Maxine wasn’t so optimistic when she went down from the flat to the café in the morning. When she tweaked the blinds she found the angry crowd was back.
And this time they were brandishing placards.
Gladys objected loudly to this delay in Maxine going to the kitchen.
“Yes, sweetheart,” Maxine assured the cat. “Just one minute.”
Her heart sank at this latest offensive. At the very least, they were going to put off today’s customers.
If this campaign carried on, they could well close down her business.
Nothing could be done about it for the moment. The cats were getting louder, and Maxine’s priority was preparing breakfast, just as it was first thing every morning.
A chorus of meows followed her as she made her way to the kitchen.
“OK, my darlings, breakfast for fifteen coming up.”
Once the cats were occupied, Maxine turned her attention back to the mob outside.
She grabbed a jacket and let herself out on to the pavement.
An expectant hush fell over the protesters.
“Good morning.” A bright smile was met with fierce expressions and a general mumble that might – or might not – have been reciprocating her good wishes.
“It’s cold out here,” she carried on. “So rather than spending the morning on the pavement, why don’t you come back once the café’s closed and we can talk inside.”
“Why don’t we come in now?” Mrs Watkins suggested.
“I’ve got pre-booked guests arriving shortly,” Maxine countered. “This evening will give us more time to talk. And if you’re not happy with what you hear, you can come back tomorrow to protest.
“The forecast says the weather will be better then.”
The group mumbled agreements.
“Well, I suppose if it means we can talk without you keeping an eye on the clock and throwing us out to make way for your visitors. . .” Mrs Watkins stood with placard still aloft, frown firmly in place.
Maxine smiled brightly in the face of this resistance. “I’ll see you later.”
She would have to nip out of the café before then. There was someone else in town she needed to see. She only hoped they would be amenable to her suggestion.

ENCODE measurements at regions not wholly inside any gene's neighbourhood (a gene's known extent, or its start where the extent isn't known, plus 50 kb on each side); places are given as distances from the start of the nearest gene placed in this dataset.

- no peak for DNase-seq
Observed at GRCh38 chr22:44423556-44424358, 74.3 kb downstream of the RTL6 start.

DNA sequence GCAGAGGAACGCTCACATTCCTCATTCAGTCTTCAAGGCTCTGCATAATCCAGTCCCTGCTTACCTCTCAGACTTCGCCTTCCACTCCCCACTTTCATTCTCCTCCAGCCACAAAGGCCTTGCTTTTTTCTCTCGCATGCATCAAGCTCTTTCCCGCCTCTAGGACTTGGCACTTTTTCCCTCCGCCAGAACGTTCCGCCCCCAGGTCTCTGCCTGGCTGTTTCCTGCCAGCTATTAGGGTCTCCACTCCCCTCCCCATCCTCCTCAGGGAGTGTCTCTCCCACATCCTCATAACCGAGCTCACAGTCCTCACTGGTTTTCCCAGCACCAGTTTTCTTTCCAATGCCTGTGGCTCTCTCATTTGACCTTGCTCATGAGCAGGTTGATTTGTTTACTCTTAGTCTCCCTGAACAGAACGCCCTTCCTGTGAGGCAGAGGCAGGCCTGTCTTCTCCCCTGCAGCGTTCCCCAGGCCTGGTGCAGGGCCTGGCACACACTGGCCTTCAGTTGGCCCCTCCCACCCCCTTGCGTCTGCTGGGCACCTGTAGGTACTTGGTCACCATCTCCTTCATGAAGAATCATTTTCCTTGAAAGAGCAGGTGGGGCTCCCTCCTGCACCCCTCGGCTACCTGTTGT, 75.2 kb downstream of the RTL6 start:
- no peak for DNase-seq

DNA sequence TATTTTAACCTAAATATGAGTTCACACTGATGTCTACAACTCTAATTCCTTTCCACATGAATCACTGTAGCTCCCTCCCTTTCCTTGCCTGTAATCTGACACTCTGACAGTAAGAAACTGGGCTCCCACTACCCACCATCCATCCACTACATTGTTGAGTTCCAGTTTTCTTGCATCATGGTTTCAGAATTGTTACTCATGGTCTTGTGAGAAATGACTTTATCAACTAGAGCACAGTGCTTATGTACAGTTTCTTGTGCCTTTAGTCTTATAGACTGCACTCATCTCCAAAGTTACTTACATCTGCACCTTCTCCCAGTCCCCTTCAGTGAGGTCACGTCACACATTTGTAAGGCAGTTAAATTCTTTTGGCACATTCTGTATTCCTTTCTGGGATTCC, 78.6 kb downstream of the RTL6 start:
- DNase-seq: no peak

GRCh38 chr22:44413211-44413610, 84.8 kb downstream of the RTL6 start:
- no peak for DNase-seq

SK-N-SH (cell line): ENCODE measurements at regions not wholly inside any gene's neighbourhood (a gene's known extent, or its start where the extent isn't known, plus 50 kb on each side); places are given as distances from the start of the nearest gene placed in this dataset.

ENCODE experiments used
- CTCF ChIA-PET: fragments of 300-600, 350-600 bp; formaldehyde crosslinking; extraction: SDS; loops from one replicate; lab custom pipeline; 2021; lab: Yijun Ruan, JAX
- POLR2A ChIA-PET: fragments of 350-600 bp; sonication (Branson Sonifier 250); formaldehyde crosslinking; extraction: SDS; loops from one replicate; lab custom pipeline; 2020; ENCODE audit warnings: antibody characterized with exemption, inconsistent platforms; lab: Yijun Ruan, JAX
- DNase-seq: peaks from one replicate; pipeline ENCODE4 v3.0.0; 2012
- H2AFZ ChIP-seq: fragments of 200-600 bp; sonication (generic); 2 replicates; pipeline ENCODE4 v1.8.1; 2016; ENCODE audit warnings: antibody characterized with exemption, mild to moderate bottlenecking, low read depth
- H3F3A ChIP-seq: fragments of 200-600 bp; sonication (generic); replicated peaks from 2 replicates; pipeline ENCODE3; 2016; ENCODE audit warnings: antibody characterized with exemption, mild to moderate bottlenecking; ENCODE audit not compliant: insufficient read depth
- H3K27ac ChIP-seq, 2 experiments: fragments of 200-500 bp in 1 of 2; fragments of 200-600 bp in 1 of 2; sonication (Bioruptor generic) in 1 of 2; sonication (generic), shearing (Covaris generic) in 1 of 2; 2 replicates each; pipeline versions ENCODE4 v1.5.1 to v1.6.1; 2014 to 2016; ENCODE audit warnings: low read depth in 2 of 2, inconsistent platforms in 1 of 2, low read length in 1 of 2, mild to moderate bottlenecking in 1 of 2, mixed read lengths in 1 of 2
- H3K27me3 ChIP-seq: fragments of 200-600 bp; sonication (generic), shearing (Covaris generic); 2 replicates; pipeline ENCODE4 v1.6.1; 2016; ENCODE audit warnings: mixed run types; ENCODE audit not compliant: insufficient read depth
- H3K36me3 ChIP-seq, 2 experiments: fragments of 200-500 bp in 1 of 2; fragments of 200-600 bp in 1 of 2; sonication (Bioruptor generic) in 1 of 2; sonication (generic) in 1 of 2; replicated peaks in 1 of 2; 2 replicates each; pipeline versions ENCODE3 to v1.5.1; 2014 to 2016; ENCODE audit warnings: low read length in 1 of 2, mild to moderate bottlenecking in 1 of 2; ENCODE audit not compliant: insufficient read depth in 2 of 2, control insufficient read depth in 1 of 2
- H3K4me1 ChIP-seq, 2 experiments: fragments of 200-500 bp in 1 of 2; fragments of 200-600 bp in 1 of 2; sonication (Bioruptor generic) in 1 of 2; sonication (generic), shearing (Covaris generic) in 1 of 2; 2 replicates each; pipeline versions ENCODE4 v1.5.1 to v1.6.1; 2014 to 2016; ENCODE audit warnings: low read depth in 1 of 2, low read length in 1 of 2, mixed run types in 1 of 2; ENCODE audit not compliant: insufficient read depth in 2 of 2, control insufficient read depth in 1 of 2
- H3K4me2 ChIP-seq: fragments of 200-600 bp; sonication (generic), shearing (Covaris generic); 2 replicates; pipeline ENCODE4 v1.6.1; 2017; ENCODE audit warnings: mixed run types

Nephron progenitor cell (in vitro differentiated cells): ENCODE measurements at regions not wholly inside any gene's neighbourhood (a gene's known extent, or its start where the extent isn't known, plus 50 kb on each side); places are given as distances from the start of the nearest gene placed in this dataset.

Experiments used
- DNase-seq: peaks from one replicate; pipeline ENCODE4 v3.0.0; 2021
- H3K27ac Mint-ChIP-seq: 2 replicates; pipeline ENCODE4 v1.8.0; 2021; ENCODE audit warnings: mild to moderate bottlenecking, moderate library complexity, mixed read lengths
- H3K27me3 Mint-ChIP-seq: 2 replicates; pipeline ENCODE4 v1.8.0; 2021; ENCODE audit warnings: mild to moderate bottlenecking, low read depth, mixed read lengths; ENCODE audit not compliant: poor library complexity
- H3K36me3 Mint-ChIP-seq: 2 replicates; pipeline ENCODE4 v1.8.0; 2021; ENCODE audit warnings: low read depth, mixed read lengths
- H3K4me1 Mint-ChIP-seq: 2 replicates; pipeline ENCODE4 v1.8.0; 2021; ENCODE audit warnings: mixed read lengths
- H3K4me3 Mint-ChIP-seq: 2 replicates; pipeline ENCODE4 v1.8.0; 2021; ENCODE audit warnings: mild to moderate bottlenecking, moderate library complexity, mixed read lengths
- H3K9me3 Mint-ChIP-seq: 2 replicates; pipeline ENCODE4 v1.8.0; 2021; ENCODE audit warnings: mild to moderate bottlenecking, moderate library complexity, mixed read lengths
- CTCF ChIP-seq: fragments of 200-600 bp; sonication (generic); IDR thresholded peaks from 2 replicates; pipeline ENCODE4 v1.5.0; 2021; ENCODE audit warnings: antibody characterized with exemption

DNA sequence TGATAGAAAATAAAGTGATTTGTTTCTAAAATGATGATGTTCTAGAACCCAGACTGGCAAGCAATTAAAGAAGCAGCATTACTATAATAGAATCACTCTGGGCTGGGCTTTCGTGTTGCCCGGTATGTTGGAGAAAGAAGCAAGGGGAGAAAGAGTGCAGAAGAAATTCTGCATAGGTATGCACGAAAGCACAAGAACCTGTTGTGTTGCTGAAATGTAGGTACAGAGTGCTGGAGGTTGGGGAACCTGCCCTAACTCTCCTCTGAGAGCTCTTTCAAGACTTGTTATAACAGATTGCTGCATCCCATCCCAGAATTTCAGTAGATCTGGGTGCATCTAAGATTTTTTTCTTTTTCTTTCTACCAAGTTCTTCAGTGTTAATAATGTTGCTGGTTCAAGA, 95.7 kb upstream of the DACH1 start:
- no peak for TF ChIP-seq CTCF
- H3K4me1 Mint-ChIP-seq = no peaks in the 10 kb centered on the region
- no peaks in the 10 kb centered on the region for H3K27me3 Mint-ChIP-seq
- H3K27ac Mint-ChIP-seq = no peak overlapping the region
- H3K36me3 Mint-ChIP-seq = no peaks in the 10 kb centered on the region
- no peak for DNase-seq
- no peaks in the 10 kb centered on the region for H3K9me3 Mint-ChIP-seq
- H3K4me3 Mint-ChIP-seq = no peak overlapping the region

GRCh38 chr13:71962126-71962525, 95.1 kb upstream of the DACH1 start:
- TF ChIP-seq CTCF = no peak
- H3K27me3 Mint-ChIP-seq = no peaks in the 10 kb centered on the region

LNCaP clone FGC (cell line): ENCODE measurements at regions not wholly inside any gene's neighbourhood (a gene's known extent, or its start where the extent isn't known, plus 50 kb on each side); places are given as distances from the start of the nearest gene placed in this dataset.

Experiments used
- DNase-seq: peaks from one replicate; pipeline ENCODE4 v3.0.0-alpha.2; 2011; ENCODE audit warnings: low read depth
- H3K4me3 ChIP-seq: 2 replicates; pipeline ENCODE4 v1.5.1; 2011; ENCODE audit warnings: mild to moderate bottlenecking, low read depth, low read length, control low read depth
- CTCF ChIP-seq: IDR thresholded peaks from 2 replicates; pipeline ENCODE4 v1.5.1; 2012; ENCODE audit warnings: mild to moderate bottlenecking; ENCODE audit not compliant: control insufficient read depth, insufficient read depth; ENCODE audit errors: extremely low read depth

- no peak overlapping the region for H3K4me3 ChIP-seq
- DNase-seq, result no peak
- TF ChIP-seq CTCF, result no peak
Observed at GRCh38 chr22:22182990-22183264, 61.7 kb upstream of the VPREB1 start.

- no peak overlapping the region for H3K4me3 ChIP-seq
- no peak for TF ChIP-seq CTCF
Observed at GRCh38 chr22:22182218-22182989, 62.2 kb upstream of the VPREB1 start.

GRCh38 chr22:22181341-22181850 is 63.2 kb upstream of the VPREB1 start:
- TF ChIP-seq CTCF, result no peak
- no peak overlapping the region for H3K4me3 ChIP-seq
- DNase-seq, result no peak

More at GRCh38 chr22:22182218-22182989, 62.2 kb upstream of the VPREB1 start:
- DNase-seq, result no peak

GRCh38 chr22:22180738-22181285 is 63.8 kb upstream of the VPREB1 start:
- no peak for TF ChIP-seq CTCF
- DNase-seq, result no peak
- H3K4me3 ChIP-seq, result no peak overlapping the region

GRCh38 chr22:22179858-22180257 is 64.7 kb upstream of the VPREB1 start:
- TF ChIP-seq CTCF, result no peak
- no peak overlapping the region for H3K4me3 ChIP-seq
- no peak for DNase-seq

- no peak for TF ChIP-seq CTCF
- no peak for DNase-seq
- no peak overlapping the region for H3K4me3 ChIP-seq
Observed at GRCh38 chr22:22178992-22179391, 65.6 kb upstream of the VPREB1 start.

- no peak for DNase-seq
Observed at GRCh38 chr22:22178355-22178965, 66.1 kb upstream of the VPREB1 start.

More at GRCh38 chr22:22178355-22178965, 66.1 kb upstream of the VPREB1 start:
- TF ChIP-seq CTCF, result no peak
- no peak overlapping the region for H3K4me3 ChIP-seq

Word had spread, and at least double the number of the morning’s protesters turned up at closing time.
Maxine took everyone’s orders for drinks, and added a tray of her homemade salted caramel biscuits for good measure.
“Ready?” Angus asked, picking up the tray.
“Ready,” she confirmed. Now that she had a proposal to put to them, she was keen to get it over and done with.
“Thank you.” Mrs Watkins wasn’t slow in helping herself to a biscuit. “Though I’m surprised you let us into your café.”
That shocked Maxine. “Why wouldn’t I let you in? You’re all very welcome.”
“It seems to me you’re keen on courting your fancy out-of-town visitors.”
“That’s not true, Mrs Watkins. And I’m sorry if I’ve made you feel like that.”
This was proving to be more difficult than Maxine had hoped.
The cats watched from a respectful distance – probably surprised that the café was full of people but nobody was making a fuss of them.
“Your objections to the café expanding, as I understand,” Angus began, “are to do with the shop closing?”
“That’s right. What are we to do when we run out of milk or bread? You can’t expect us to run all the way to the supermarket for just a few bits.”
“So if another shop in town started to sell emergency provisions, you’d be quite happy about our plans?”
“Well, I suppose –”
“Good.” Angus sat back and smiled. “That’s settled then. Because Maxine has spoken to the newsagent on the corner, and they would be more than happy to stock bread and milk and other essentials.”
Mrs Watkins was still not happy.
Maxine wanted to address the comment from earlier, that locals hadn’t been encouraged to visit the café.
Before she could speak, Teddy took a flying leap on to Mrs Watkins’s lap.
Maxine sprang to her feet, ready to take action, but a subtle smile on Mrs Watkins’ face as she reached out to stroke the cat’s curly head made her sit back down.
“What a beautiful creature,” Mrs Watkins said, then looked like she immediately regretted it.
But the truth was out. Pauline Watkins was a secret cat lady – and probably had been all along.
“How about,” Maxine suggested, “I keep the first session every Monday morning free for locals. You can pop in for a cup of tea, see your friends, get to know the cats . . .”
Mrs Watkins sat up a little straighter in her seat.
“And that would be a regular arrangement?”
“It would,” Maxine confirmed.
There was a rare sighting of a full-blown smile from Mrs Watkins.
“That’s a brilliant idea, Maxine.”
The deadlock was broken. An agreement had been reached.
“You won’t get any more bother from that lot,” Angus predicted, as they locked up behind the last of the guests.
“I hope you’re right.” “I’m sure I am. She was smitten with Teddy. Whoever would have thought Mrs Watkins would be persuaded by a cat?”
“All the best people can be,” she said with a smile. ■
Maxine hoped she would be able to win over the protesters Teddy took a flying leap on to Mrs Watkins’s lap